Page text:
But there is good news! The good news is that the one time $1200 stimulus check that most of us received from the CARES Act is not taxed and will not be taxed. So try to think of that money like grant money. The $1200 is free money given to you, with no strings attached (for once).

Now that we know how the CARES Act benefits that we received will be taxed, you may be wondering about the HEROES Act that is in the process of being signed into law. If, and when, the HEROES Act passes, it will work similar to the CARES Act. Under the HEROES Act, if there is an additional $1200 Stimulus check this money will likely not be taxed either, much like the first check. If there will be an extension to the $600 additional UI benefits, keep in mind that it will be taxable. You must request that the taxes be taken out again. Always keep in mind that any income you receive you will need to pay taxes on.

Sidenote: Although they will likely extend the additional unemployment benefits, it may be less. Some members of congress believe that the additional $600 is too much money and is, therefore, a disincentive for Americans to go back to work. Some congress members are pushing for only 70% of applicants weekly pay instead of the additional $600 so that it is more proportionate to what applicants actually make. But his is all speculation. Only time will tell what the final version of the CARES Act will entail.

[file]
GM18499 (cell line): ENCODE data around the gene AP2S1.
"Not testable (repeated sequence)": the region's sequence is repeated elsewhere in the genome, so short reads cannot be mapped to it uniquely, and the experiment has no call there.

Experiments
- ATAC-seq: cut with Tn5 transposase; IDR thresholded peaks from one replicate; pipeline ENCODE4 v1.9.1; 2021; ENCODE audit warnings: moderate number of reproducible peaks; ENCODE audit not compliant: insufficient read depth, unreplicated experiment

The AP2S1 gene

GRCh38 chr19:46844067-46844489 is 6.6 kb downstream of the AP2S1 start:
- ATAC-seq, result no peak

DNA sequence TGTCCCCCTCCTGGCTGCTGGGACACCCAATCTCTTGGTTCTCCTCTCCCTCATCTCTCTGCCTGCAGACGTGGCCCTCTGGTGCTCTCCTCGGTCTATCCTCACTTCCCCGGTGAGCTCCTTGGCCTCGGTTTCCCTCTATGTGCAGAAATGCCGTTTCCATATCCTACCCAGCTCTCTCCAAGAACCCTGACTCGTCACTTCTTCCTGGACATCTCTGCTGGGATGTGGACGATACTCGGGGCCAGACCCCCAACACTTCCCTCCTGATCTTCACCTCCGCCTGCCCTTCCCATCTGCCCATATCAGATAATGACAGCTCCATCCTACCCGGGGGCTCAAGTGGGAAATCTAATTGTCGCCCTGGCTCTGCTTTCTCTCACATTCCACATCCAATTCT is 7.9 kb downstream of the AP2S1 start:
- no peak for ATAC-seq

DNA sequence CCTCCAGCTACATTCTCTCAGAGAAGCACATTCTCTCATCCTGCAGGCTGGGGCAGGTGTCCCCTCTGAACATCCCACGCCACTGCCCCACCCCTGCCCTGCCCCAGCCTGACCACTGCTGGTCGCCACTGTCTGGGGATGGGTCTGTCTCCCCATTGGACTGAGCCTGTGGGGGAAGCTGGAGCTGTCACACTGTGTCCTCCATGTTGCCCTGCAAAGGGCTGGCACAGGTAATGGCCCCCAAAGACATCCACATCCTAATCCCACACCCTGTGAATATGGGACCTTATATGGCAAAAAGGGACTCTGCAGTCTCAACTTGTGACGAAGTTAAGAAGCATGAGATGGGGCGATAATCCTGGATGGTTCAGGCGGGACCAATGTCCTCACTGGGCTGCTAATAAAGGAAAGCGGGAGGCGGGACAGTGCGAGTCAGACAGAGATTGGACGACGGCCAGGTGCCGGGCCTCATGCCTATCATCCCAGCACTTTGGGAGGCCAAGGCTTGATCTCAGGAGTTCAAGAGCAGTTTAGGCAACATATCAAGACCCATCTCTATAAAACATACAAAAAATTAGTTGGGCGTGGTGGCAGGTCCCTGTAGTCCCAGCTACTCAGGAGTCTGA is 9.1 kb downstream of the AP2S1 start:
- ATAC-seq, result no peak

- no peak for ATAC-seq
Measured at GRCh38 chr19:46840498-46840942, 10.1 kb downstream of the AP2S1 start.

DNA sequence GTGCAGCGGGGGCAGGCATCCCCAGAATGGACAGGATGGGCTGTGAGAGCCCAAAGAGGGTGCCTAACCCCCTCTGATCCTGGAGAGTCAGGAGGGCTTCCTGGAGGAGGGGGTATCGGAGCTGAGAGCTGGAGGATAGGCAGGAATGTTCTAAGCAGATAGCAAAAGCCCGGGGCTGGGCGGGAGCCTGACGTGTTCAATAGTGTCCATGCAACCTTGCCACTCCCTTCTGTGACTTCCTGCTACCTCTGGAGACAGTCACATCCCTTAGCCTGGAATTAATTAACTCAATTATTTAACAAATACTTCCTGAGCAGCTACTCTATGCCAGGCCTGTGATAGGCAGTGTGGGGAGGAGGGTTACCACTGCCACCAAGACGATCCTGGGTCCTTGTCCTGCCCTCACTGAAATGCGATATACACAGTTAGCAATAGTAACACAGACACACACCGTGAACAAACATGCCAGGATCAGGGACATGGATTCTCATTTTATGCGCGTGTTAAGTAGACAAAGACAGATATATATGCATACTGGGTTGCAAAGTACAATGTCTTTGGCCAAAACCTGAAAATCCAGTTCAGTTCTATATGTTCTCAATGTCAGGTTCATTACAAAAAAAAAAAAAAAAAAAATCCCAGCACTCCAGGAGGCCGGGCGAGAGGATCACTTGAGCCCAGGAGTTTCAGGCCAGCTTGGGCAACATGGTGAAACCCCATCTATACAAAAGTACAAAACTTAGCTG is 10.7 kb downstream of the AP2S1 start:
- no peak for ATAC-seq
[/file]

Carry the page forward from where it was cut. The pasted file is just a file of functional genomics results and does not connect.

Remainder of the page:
Long story short, do not get caught with your tax pants down. Be prepared! Make sure you either opt to have the taxes taken out before you receive the benefits, that you set aside the correct amount of money that you will owe, or that you are proactive and send estimated tax payments ahead of time. Any way you choose to handle it make sure that you are informed and that you have a plan.


I hope that this information has been enlightening and helpful. Till next time Money Talkers!